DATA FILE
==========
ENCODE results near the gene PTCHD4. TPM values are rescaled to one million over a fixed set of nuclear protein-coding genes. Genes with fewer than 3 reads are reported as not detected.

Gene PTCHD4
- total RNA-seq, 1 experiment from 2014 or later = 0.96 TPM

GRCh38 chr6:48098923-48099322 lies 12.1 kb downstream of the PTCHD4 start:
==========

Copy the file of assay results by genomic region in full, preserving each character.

ENCODE results near the gene PTCHD4. TPM values are rescaled to one million over a fixed set of nuclear protein-coding genes. Genes with fewer than 3 reads are reported as not detected.

Gene PTCHD4
- total RNA-seq, 1 experiment from 2014 or later = 0.96 TPM

GRCh38 chr6:48098923-48099322 lies 12.1 kb downstream of the PTCHD4 start: